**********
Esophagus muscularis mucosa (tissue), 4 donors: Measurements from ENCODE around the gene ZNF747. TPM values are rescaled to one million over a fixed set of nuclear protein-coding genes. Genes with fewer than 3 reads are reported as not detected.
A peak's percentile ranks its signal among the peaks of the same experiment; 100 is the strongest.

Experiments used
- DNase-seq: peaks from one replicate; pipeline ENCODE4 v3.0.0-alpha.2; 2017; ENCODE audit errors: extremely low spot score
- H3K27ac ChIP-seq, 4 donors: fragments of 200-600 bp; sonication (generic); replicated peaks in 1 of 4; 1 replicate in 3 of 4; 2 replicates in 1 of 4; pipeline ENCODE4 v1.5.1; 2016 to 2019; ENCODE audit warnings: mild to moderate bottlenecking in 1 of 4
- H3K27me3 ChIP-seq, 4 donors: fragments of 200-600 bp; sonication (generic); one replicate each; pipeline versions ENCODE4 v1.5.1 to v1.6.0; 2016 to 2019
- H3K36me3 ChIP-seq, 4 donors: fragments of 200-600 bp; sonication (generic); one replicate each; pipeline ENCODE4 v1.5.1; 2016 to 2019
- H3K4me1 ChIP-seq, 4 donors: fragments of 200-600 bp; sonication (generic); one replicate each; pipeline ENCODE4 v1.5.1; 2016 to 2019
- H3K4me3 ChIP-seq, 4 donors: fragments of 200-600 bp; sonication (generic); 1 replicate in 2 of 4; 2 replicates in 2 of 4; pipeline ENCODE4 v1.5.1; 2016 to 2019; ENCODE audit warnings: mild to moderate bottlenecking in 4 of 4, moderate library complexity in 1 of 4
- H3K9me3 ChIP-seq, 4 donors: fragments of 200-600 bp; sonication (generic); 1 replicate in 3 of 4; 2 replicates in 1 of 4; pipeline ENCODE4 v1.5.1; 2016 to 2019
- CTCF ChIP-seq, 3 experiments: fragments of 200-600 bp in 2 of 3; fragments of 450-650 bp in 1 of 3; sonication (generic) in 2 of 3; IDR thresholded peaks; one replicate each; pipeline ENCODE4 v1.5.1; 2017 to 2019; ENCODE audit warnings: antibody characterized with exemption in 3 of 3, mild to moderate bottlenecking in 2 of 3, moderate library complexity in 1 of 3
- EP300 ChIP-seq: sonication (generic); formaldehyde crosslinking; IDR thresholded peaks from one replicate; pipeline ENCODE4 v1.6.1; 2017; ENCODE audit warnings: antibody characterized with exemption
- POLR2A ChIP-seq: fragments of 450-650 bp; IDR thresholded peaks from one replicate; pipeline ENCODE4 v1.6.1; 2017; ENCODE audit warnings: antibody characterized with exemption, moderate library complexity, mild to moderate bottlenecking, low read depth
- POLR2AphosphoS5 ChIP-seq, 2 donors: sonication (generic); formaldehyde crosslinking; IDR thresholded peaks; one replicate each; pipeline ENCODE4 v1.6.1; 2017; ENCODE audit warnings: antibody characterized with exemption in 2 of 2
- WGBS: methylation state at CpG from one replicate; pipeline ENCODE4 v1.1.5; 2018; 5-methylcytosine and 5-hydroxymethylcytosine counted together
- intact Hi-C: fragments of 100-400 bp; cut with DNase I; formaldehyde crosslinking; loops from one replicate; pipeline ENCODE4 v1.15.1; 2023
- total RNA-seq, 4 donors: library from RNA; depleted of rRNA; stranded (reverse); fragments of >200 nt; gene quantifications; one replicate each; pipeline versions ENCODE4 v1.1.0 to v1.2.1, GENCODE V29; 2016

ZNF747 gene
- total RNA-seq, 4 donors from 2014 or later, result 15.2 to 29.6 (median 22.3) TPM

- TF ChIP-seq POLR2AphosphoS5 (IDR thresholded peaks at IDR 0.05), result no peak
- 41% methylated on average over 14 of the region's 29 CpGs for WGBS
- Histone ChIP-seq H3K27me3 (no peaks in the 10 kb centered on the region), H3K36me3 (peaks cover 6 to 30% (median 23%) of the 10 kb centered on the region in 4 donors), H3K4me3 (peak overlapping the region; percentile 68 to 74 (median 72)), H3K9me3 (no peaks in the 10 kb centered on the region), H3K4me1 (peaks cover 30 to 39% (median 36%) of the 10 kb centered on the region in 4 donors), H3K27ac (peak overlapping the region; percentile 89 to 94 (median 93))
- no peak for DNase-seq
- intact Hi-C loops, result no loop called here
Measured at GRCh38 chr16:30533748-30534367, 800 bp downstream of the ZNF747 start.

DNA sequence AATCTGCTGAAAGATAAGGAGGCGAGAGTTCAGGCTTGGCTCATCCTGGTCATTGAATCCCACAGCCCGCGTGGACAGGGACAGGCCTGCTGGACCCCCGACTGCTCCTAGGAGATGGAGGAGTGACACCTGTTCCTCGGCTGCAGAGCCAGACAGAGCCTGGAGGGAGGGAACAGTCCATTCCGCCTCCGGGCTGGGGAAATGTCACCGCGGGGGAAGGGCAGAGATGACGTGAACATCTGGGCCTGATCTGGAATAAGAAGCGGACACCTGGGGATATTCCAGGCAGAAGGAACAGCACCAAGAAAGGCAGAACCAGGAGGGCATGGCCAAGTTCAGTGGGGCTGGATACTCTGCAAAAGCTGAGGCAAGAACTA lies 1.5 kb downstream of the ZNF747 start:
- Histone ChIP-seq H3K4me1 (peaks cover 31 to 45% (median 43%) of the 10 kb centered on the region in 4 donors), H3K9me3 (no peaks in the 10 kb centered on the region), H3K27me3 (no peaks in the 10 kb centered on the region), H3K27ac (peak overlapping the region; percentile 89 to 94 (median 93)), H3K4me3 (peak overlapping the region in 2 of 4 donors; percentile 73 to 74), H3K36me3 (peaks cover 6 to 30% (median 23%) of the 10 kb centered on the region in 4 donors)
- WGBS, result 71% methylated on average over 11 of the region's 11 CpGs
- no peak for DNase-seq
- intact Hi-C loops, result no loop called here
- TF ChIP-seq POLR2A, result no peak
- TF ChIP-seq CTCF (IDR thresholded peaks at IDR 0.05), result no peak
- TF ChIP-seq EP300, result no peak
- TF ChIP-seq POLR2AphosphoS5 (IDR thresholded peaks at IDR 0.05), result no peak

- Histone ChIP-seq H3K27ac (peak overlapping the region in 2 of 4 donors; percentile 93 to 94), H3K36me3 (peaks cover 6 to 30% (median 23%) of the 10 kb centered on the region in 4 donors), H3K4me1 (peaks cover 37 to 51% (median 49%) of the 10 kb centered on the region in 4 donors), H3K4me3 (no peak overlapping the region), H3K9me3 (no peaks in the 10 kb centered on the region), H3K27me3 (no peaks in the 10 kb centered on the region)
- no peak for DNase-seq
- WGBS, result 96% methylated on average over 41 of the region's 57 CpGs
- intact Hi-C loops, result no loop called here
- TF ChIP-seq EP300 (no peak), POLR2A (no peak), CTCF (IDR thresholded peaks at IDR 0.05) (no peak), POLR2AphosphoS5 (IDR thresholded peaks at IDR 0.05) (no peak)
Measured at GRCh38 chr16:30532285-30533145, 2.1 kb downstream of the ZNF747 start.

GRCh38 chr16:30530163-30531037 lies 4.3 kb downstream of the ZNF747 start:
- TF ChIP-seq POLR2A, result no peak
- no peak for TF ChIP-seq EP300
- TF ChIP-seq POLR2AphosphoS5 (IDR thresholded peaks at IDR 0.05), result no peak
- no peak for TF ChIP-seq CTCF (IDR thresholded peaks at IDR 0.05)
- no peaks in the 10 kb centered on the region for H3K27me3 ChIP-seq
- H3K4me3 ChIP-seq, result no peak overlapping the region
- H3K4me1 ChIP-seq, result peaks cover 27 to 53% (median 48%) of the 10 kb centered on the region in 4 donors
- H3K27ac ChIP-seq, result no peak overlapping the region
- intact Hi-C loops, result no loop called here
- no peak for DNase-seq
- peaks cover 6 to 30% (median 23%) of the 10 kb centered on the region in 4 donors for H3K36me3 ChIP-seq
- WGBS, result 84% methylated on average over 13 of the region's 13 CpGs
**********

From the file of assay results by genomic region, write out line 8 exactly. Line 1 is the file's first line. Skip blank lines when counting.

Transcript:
- H3K4me1 ChIP-seq, 4 donors: fragments of 200-600 bp; sonication (generic); one replicate each; pipeline ENCODE4 v1.5.1; 2016 to 2019